Flowers for Incarcerated Mothers

An art and garden project made in collaboration with artist jackie sumell and over two dozen mothers who are incarcerated, many of whom are serving life-sentences.

Artboard 1

September 16, 2022–July 8, 2023

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Historic Davenport Jail
70 Center Street
Davenport, California

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Flowers For Incarcerated Mothers is an art and garden project made in collaboration with artist jackie sumell and over two dozen mothers who are incarcerated–many of whom are serving life-sentences.

For the project, the incarcerated parents are introduced to the project through letters with images and descriptions of the healing qualities of flowers that can be grown on their behalf. The responses of the parents, and the meaningful reasons of why they chose a flower to be grown on their behalf, are shared with their permission as part of the installation.

Flowers For Incarcerated Mothers
aims to bring visibility and support to the nearly 150,000 incarcerated mothers in the United States. Over half (58%) of all people in U.S. women’s prisons have given birth, as have 80% of people in women’s jails, including many who are incarcerated awaiting trial simply because they can’t afford bail. Most of these parents, the majority of whom are incarcerated for non-violent offenses, are the primary caretakers of their children, meaning that punishing them with incarceration tears their children away from a vital source of support. And these numbers do not represent the many people who will give birth while locked up this year: An estimated 58,000 people every year are pregnant when they enter local jails or prisons. The flowers are grown as part of the movement for abolition. The gardens, as sumell puts it, help people “imagine a landscape without prisons.” This would be a world in which punishment is not considered a solution for social problems, one where gender is not used as a tool of state violence and where no parents are in cages.

Solitary Garden, an art and garden project made in collaboration with jackie sumell and Tim Young, currently incarcerated in San Quentin State Prison, is on view at UC Santa Cruz.

Flowers For Incarcerated Mothers and Solitary Garden are organized by Rachel Nelson and Gina Dent in partnership with the Santa Cruz Museum of Art and History as part of Visualizing Abolition, a public scholarship initiative at UC Santa Cruz designed to shift the social attachment to prisons through art and education. Funding for Visualizing Abolition is provided by the Mellon Foundation.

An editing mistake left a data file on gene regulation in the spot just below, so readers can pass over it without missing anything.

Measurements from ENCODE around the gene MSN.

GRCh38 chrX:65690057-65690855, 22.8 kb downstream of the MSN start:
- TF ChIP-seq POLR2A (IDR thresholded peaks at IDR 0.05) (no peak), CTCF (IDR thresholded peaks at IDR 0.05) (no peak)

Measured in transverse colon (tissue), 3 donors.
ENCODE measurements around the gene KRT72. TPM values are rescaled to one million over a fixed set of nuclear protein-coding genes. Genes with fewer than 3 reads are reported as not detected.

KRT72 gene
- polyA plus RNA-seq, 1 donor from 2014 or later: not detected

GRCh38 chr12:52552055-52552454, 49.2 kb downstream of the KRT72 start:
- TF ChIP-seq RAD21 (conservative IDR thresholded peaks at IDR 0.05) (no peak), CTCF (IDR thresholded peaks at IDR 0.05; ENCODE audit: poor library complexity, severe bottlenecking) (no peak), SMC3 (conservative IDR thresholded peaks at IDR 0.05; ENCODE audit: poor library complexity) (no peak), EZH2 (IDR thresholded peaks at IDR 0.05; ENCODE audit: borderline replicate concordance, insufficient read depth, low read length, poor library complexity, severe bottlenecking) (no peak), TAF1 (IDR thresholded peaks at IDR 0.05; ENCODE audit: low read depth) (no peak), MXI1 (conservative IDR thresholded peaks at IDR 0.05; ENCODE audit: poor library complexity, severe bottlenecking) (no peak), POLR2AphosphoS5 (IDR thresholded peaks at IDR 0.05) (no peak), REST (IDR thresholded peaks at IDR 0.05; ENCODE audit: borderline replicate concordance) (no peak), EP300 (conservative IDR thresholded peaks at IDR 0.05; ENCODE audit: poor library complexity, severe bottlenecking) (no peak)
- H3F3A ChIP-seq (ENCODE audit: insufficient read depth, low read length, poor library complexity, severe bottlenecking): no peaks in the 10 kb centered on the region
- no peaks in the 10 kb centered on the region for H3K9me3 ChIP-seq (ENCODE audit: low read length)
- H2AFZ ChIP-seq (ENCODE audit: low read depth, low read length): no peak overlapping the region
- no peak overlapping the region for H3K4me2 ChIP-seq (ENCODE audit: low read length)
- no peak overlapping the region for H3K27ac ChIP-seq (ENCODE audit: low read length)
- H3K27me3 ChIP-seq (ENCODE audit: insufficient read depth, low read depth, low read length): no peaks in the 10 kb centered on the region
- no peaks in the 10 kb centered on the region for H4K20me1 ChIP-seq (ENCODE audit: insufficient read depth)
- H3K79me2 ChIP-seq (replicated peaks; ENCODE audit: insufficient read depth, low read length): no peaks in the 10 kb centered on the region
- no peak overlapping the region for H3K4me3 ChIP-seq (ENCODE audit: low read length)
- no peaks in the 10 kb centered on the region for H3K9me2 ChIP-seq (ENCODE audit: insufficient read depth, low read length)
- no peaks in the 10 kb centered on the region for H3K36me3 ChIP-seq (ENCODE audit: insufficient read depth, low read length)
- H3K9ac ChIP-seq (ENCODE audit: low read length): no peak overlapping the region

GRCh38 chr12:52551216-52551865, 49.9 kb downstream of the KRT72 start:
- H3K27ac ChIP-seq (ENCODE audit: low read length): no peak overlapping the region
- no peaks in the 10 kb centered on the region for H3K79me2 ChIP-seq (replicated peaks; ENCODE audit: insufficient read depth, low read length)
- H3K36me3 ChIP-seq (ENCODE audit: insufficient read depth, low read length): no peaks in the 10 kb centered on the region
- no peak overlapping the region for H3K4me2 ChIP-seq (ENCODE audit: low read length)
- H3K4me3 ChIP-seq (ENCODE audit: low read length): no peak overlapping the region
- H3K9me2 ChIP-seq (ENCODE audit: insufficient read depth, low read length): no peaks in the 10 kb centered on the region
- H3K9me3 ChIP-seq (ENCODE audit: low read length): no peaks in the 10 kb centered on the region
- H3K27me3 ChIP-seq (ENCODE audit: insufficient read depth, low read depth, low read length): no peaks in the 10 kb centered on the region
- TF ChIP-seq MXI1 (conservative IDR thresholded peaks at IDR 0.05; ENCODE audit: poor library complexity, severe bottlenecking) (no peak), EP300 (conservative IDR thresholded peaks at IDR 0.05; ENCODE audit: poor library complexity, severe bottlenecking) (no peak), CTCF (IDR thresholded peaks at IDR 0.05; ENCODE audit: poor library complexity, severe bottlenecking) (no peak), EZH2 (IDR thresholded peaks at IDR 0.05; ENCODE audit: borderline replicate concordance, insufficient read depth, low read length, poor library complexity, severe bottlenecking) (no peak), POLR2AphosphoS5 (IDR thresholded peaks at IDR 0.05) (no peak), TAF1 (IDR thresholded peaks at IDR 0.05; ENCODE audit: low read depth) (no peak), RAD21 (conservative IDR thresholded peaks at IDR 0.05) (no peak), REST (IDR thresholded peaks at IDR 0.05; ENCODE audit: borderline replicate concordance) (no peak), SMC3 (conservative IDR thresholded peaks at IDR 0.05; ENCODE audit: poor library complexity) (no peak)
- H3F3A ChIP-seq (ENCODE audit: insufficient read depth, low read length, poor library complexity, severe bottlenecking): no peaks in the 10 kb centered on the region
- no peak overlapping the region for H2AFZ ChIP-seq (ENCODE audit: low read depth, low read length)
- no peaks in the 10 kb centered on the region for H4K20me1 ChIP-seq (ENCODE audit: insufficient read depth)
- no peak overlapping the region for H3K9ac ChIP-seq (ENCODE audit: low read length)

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Header Image: Flowers for Incarcerated Mothers (installation view), photo by Daris Jasper @culturesaving.


Photo by Daris Jasper @culturesaving.

Photo by Daris Jasper @culturesaving.

Photo by Daris Jasper @culturesaving.

Photo by Daris Jasper @culturesaving.

Photo by Daris Jasper @culturesaving.

About the Artist:
jackie sumell is a multidisciplinary artist and abolitionist inspired most by the lives of everyday people. Her work has been successfully anchored at the intersection of activism, education, mindfulness practices and art for nearly two decades, and it has been exhibited extensively throughout the world. She has been the recipient of multiple residencies and fellowships including, but not limited to, a Source Fellowship, A Blade of Grass, Robert Rauschenberg Artist-as-Activist Fellowship, a Soros Justice Fellowship, an Eyebeam Fellowship, a Headlands Residency and a Schloss Solitude Residency Fellowship. sumell’s collaboration with Herman Wallace (a prisoner-of-consciousness and member of the Angola 3) was the subject of the Emmy Award-Winning documentary Herman’s House. sumell’s work with Herman has positioned her at the forefront of the national campaign to end solitary confinement and seek humane alternatives to incarceration.

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